Ginny Burton was a heroin and crack addict who was convicted of 17 felonies. She was homeless and lived on Seattle’s streets. At one point her children were removed from her care, but she did her time, got clean, now the mother of three will graduate from the University of Washington with a degree in Political science.
Burton was arrested over 20 times because she was desperate to feed her drug habit. She committed everything from identity theft to assault, armed robbery, and even stealing from drug dealers.
Ginny Burton, 48, began bingeing on the highly addictive drug methamphetamine at the age of 12 and spent her childhood trapped in a “drug vortex.”
She served her time, got clean, and walked away with new goals. The mother of three returned to school in 2016. She will now graduate from the University of Washington with a degree in Political Science. In the fall, she will begin graduate studies at the Evans School of Public Policy and Governance.
“It is possible, if I can do it anybody can,” said Ginny Burton.
Ginny was born in Tacoma, Washington, in the United States. Her childhood, however, was marred by her mother’s drug use and mental illness, according to KATU. Ginny’s father, meanwhile, was in prison after being convicted of a series of armed robberies.
Her drug-dealing mother gave her marijuana when she was six years old. She was smoking crack cocaine by the age of 14. Ginny said she attempted suicide three years later after being raped by a drug dealer.
She had two children by the age of 23, but she was reportedly in an abusive relationship and had developed a heroin addiction. Her addiction was so severe that she robbed Mexican drug dealers at gunpoint and stole cars.
Her children were eventually taken from her custody.
“When you’re stuck on the street, and you smell like feces, and you haven’t showered in forever, and you can’t make it into a social service during working hours because you’re too busy trying to feed your addiction, and your addiction is bigger than you…” she told KATU.
“And you’ve betrayed your integrity time and time again, and you’re starting to be victimized by the people on the street… you’re hopeless.”
“You can’t take your life any longer. You’d prefer to be dead than alive. I spent the majority of my addiction wishing that someone would simply blow me away.”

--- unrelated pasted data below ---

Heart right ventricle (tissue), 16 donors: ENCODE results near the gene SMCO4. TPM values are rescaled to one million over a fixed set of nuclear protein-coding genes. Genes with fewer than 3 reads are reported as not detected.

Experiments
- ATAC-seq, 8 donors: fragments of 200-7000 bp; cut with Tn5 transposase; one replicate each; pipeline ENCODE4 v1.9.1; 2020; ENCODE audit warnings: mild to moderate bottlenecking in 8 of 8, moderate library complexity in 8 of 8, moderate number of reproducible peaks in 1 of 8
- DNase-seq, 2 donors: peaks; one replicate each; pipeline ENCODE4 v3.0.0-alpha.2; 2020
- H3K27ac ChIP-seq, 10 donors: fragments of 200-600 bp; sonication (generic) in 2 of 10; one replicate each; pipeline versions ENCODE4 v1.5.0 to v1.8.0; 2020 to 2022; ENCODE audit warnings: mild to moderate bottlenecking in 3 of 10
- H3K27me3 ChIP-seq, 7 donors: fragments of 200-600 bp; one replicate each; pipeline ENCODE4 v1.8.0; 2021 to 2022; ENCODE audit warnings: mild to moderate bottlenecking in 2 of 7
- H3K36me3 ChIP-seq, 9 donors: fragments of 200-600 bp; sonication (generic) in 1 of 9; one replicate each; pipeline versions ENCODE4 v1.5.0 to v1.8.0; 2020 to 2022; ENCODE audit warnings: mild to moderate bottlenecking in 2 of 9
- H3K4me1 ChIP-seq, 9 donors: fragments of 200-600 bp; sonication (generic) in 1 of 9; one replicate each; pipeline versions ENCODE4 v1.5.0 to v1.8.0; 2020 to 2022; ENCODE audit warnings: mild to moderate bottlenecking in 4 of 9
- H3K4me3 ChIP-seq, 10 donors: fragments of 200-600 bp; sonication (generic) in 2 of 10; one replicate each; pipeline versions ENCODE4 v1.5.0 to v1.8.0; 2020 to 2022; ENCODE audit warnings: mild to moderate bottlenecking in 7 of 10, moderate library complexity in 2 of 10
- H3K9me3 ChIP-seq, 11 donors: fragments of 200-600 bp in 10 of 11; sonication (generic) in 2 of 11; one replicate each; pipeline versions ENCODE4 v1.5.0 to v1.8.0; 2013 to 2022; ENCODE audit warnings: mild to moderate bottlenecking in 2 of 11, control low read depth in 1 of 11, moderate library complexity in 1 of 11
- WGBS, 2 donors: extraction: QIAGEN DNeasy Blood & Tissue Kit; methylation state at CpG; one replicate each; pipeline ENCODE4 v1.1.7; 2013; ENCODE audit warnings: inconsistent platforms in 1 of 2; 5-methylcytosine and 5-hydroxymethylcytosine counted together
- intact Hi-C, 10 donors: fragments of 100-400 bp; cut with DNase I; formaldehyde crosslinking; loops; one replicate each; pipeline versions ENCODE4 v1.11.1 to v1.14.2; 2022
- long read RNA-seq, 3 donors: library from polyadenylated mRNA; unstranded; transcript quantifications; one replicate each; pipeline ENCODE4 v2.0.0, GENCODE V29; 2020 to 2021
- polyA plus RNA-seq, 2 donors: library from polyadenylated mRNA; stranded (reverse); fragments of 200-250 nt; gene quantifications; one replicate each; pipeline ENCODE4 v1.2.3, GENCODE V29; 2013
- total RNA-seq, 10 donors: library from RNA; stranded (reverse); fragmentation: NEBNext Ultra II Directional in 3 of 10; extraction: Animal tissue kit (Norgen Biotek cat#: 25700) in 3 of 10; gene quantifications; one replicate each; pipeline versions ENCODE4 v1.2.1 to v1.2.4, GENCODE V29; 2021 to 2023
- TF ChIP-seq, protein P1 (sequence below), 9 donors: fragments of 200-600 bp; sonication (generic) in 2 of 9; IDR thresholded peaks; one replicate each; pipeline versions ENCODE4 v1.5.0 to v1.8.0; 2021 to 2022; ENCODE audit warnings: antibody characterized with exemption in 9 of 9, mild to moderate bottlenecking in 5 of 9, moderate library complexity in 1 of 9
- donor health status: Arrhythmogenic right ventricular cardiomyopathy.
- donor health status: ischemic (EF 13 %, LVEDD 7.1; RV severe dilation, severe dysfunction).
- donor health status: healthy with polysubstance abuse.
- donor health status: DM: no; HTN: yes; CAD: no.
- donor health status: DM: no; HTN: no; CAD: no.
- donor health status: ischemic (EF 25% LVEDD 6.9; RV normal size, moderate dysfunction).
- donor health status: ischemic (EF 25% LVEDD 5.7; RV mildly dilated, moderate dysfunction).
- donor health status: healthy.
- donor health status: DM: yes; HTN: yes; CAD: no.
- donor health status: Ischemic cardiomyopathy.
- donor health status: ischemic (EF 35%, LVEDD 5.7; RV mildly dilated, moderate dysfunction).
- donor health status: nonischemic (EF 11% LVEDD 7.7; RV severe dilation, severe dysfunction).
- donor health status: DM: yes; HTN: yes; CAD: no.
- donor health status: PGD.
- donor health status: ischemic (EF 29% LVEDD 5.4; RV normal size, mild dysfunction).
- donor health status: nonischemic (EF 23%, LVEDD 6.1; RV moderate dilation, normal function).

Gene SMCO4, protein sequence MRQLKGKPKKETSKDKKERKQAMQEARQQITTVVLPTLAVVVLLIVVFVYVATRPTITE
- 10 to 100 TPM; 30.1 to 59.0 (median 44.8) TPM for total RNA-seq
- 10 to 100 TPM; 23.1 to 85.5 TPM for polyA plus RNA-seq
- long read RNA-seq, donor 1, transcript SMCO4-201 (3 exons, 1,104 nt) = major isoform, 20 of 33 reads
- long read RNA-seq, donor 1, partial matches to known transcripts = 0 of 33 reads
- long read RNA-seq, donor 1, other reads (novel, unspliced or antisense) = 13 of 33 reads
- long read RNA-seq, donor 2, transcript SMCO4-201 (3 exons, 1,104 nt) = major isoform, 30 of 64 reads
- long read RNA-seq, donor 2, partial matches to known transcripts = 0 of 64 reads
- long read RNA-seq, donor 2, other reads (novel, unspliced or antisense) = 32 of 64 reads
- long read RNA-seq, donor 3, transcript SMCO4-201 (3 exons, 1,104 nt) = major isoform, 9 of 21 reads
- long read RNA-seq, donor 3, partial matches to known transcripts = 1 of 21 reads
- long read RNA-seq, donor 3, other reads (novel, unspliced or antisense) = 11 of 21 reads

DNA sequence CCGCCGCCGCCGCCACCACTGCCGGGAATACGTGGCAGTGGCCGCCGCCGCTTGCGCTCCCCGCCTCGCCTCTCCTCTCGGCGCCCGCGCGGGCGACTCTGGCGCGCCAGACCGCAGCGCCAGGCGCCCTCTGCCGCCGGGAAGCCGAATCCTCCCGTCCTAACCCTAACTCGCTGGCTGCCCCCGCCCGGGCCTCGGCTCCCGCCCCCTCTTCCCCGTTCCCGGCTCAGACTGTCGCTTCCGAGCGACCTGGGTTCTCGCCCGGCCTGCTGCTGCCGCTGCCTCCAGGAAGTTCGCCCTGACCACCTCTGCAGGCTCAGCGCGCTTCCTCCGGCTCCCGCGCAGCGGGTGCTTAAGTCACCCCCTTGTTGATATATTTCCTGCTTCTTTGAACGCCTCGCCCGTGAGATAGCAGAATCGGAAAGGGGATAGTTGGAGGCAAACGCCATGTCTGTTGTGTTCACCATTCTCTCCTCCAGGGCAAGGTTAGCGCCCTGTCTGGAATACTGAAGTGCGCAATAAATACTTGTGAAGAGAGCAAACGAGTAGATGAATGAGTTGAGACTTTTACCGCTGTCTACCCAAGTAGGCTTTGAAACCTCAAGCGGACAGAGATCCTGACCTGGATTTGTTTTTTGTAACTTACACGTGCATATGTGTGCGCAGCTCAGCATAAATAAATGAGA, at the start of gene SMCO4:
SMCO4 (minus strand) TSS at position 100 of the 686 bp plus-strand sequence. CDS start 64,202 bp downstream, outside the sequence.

Ginny received 17 serious convictions and was sentenced to prison three times. After serving time in every women’s prison in the state, something changed in 2012.
But prison gave her a chance to clean up her act – but it wasn’t long before she was back on the drugs. Ginny was arrested in 2012 after crashing a stolen truck into a tree during a police chase. She called it a wake-up call.
“I made a decision while looking at my fourth prison sentence. The moment I stepped into the police car. That was the end of it. “I was done, and I was grateful I had been arrested because I knew it would give me the opportunity to change my life,” Burton said.
She made a radical change while sitting in the back of the police car. She began taking college classes after completing a court-ordered drug treatment program.
She realized how much of her life she had squandered while attending South Seattle College in Washington. And she discovered a passion for learning.
“I was actually good at learning,” she said.
“I intend to try to change policy, change policy in the prison system, change policy in our homeless systems, and begin to try to incorporate some lived experience into how things are done,” Burton said.
Ginny’s story was heard by Officer Craig Hanaumi of the Bellevue Police Department. “In our line of work, we meet a lot of Ginnys, we meet a lot of people of all ages, and the commonality is addiction,” Officer Hanaumi explained.
Earlier this year, he invited her to come to the department to inspire officers. “Because we don’t get to see the good stuff, it’s kind of therapeutic for us. “We meet people at their lowest point,” Officer Hanaumi explained.
On Thursday, the unlikely new friends reunited at the police station and attempted jiu-jitsu at the gym.
Ginny went on to excel at the University of Washington. According to KATU, she studied political science and was named the 2020 Truman Scholar for Washington.
Ginny graduated at the age of 48. She now hopes that her extraordinary life story will serve as an inspiration to others who are living a nightmare due to addiction.
Burton has reached the top and is still climbing. She used to be afraid of heights, but four years ago she began mountain climbing. She has already scaled Mount Rainier. She and her mentor are leading a group up the mountain this summer.
Burton is aware that she defied the odds and wants others to see that it is possible. She claims that seeing a friend overcome addiction gave her strength.
“I had to believe I could do it as well, and I believe that is what I am giving to the world,” she explained.
My story isn’t an accident; I believe it will be useful to others. Maybe I can play the role of the Pied Piper and help people reclaim their lives. That is what I am concerned with. Some days, I wish I could just disappear here, with a garden, and open a small cafe. But in reality, I know it’s my responsibility to keep spreading hope.